With the coming of the Internet, gathering information on almost everything under the sun has become easier than ever before. Just type a few words and Google will throw up tons of information. For instance, there seems to be as many web pages on instructional designing strategies and Photoshop tutorials as there are eLearning designers.
But there's a catch. You still have to click open the websites, scroll through them, and read up pages of text to fish out information that is relevant to your needs. It is easy to get lost in the minefield of information that the Internet is. What is scarier is that not all websites house authentic information. So how can you find what you are searching for quickly and easily? How do you make sure that you learn instructional designing theories and skills only from authentic sources?
We have put together a list of Web resources to help you get hold of the most comprehensive and authentic sources of information on eLearning and instructional design. Here they are:
Grabbing the Basics of Graphic Design
Get the low-down on graphic designing, its principles, procedures, trends, and tutorials from the following stellar resources:
- A Practical Guide to Designing for the Web: This masterpiece from Mark Boulton covers all aspects of graphic designing—typography, color, and layout—in one neat package.
- Visual Design Solutions: Principles and Creative Inspiration for Learning Professionals: This book written by experienced art educator and instructional designer Connie Malamed contains comprehensive guidelines and tons of practical examples to help you make smart-looking and effective design choices.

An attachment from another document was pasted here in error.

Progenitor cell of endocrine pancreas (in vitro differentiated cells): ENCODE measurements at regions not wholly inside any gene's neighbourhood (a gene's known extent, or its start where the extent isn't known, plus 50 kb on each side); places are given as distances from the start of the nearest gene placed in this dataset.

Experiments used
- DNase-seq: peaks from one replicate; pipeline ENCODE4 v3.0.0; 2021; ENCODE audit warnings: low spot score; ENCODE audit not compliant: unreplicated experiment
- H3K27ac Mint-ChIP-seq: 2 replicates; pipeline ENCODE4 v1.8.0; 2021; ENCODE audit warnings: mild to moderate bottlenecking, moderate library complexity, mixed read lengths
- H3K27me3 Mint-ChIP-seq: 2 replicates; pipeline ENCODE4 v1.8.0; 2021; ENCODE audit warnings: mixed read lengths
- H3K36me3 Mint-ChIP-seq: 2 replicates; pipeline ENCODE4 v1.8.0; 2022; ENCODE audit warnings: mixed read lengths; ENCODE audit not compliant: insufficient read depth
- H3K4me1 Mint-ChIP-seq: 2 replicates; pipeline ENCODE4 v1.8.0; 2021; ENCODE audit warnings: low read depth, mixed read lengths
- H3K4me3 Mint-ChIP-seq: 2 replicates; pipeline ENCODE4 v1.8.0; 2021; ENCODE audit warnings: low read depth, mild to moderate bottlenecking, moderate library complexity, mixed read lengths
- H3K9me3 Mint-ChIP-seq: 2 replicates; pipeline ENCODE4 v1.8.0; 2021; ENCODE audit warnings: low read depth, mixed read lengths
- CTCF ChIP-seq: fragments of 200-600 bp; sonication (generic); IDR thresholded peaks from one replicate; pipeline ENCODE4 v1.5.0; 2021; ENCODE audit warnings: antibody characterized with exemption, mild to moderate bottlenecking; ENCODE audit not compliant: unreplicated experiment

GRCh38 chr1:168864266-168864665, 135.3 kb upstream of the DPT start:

- Would you believe it that high-quality information can also come for free? Grab 50 lessons on graphic design theory here, or learn how to take your design from okay to wow with these 61 tips.
Learning User Experience Basics
There are tons of useful learning resources out there. But don't start on them without first flipping through the pages of Don't Make Me Think, Revisited: A Common Sense Approach to Web Usability by Steve Krug and The Design of Everyday Things by Donald Norman.
After you have gone through these two primers on user experience, take your learning further with these resources:
- The UX Magazine and the usability.gov sites, the latter is maintained by the U.S. Department of Health and Human Services
- Badass: Making Users Awesome: This book by Kathy Sierra teaches you skills and strategies to help you create "sustainably successful" designs.
- A comprehensive blog on the basic principles of creating seamless and intuitive UX designs.
- Design For How People Learn (Voices That Matter): This is an informative book full of practical tips to counter real-life instructional designing challenges, and the advice comes from Julie Dirksen, an instructional designer who has been there and done that and consequently, knows all about it.
- Learn to create great experiences by enrolling in this FREE course (especially pay attention to module #2).
- Learn User Experience (UX) Design online by taking this extensive FREE UX course.
- If you are a current (or aspiring) mobile developer, in this short (and free) course, you'll learn the best practices to plan and prototype apps before any code is written.
Writing Basics to Help Weave Magic Words
There are many good writers out there but not many effective communicators. As an instructional designer, you have to be both. Here are some resources to help you hone your writing to make it fit the needs of the eLearning industry: